Distinguish Competence from Behavior to Maximize Performance Improvement

Posted on October 5, 2020 in Blog ,Business Process Improvement by

When managing people, competence and behavior are often indistinguishable — and that’s a problem for integrators that want to maximize performance.

Maximize Performance Improvement

Many managers automatically link competence and behavior together. As a result, when an employee is doing something incorrectly, managers fail to ask, “Is it because they’re not trained well, or is it because they’re choosing to behave that way?”

The difference is important if a company is to get the most out of its employees.

(Important note: When I use the word “incompetent” herein, I am not judging or disparaging, just describing a person’s inability to perform a task properly or up to established standards.)

Competence is the ability to function to standards established in a documented process.

Behavior is the manifestation of the motivation behind performing the process.

My wife and I have two sons. When they were just seven years old, I did not ask them to wash the dishes by themselves; that wouldn’t have made sense. But if they did want to try washing dishes, and dropped some plates, this wouldn’t have been poor behavior, they just weren’t competent enough yet to do the dishes. Now, people will say, “Well you shouldn’t expect them to be able to do the dishes when they are young children.” I absolutely agree. However, we sometimes expect people in their twenties, thirties, forties, or fifties (you know—adults) to do work they have never done before. And because of their age, we expect them to do the work correctly the first time. When they don’t, you’ll hear, “They’re not doing it right; they need to be properly motivated” or “They’re just not that good.” Those are incorrect assertions.

People need to be trained, mentored, and allowed to learn the same way we allow our children to learn.

Just because adults are older and have motor skills, coordination, and other learning experiences under their belts, they can often learn at a much quicker pace. But we should not expect perfection right away or chalk up poor performance to poor behavior.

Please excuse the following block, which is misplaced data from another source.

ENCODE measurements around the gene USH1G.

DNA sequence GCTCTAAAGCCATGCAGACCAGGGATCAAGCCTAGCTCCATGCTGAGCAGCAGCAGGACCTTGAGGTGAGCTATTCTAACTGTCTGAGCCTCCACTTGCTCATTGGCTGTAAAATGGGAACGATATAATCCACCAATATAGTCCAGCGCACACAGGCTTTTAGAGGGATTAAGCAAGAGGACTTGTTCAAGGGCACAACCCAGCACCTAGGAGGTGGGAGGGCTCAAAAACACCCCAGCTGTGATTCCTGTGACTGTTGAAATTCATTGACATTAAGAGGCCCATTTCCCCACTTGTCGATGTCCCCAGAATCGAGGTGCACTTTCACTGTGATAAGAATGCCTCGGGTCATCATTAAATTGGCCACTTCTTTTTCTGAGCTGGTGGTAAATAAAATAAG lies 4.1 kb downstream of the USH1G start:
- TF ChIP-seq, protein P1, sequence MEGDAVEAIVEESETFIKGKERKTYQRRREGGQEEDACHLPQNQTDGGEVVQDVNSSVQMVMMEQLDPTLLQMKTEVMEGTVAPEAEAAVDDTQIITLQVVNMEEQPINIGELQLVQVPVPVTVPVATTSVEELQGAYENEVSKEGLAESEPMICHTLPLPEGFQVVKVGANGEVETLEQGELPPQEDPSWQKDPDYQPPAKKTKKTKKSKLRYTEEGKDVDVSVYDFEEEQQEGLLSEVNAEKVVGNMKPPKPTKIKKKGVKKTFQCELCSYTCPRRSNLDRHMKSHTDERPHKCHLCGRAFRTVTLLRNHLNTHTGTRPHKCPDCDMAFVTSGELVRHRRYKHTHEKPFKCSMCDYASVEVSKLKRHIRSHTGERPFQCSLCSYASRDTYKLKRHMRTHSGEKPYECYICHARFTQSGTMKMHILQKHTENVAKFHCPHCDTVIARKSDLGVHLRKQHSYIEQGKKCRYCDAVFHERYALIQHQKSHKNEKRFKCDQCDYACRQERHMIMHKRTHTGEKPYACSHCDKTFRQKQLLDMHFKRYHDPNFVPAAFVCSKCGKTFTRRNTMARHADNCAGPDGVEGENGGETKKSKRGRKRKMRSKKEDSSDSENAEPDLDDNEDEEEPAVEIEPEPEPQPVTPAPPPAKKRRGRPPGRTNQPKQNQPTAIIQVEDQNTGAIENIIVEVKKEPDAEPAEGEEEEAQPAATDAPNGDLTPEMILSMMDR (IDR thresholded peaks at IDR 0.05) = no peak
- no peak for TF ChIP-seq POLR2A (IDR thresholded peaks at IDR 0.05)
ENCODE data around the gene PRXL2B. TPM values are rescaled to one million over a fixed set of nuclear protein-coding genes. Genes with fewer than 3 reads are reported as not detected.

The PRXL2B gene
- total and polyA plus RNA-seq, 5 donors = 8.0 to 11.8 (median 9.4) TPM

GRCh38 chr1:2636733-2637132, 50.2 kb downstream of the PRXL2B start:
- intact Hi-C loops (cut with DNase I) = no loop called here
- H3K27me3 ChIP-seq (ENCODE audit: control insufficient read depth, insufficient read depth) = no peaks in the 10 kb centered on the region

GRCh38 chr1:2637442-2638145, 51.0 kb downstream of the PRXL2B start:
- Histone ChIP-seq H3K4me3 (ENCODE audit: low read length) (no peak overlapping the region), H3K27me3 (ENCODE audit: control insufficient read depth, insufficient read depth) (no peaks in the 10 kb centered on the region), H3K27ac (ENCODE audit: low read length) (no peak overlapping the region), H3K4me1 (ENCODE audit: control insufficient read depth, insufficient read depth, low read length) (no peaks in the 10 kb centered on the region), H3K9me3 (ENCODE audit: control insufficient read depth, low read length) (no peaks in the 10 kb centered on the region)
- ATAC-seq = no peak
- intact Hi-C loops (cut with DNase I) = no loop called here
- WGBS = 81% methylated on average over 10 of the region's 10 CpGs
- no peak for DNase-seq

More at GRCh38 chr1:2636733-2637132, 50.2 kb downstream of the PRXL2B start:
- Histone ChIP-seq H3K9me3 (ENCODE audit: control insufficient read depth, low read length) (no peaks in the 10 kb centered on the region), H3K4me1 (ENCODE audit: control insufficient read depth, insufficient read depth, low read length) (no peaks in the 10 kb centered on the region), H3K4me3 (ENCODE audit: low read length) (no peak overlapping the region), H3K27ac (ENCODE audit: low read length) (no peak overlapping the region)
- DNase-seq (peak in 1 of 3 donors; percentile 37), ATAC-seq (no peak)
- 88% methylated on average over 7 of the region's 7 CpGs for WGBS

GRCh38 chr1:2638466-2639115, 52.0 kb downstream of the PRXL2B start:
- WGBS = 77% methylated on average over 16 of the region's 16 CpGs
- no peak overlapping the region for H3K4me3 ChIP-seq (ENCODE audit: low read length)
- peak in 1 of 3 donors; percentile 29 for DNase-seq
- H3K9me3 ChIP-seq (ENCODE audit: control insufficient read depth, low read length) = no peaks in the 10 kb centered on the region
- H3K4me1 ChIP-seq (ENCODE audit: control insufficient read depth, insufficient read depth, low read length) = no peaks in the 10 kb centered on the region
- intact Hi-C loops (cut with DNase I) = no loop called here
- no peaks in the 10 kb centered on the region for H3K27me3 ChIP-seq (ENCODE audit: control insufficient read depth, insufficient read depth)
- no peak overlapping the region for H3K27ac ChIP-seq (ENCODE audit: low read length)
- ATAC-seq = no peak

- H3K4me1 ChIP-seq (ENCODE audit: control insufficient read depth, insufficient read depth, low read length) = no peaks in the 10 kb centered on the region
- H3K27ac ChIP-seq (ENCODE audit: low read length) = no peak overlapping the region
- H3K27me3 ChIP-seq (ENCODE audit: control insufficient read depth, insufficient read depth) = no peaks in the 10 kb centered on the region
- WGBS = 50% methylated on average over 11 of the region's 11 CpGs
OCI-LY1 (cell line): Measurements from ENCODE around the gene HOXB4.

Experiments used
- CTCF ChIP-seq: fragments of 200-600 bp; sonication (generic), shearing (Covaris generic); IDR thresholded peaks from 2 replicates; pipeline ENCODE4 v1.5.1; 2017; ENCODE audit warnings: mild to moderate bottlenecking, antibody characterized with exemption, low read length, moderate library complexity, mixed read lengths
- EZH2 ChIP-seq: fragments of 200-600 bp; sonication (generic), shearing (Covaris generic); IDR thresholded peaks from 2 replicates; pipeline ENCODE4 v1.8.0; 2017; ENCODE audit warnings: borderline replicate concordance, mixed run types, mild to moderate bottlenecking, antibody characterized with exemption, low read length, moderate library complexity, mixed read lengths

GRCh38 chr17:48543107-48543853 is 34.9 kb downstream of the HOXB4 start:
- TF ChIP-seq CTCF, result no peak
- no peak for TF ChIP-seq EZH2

Many people are not competent to do the work they are asked to do. Again, that is not to confuse incompetence with stupidity, as many people do. They are not purposely doing something poorly; it’s just how they’ve been trained (or not trained) to perform the functions or tasks. They have not been told the job’s purpose or value; there is no direct linkage to a measurable outcome; and they are not allowed to ask questions, just to do what they’re supposed to do.

Performance Improvement Through Motivation

Basic behavior is either the willful alignment to established standards or the willful disobedience of those standards.

Behavior manifests itself from the motivation behind how an employee does what he does once he’s part of a process — it’s his attitude and corresponding actions.

Ignorance has to do with competence, not behavior.

Entitlement, laziness, and ambivalence manifest themselves as behavior.

What managers should be on the lookout for in terms of competence should be based on an employee’s ability to perform the process; the employee’s behavior will be based on his willingness to adhere to that process.

Referring to a previous blog post about process standardization and improvement, if I give you a Bunn Coffee Maker, I need to teach you to put in the filter, then the coffee, make sure the pot is underneath, and then pour in the water from a separate container. The crucial step is putting the pot underneath before pouring in the water. If you ignorantly put water into a Bunn machine the same way you do other drip coffee makers, and coffee starts coming out all over the counter, would you be behaving poorly or did you just not know the process?

In managing people, the challenge is determining which applies in situations like the Bunn coffee maker example. Unless I investigate more thoroughly to understand what occurred, I might think something about your behavior, like maybe you’re always making messes, when it fact it had nothing to do with behavior — I just didn’t explain that the Bunn operated differently.

Now, if you purposely did not put the pot underneath in order to make a mess, or purposely smacked the pot hard into the machine — even though you knew better — and cracked it, that would be a behavior. This is where motivation structure must come in, in terms of providing incentives to behave in a way that is aligned with the values and the ethics of the integrator and discouraging behaviors that don’t align through disincentives.

Stay tuned for Part 2 of this article, Aligning Behavior with Values and Ethics, so you can achieve the ultimate performance improvement in your integration business.

 

This article comes from our partners at Navigate Management Consulting, and has been published with their express permission.

 

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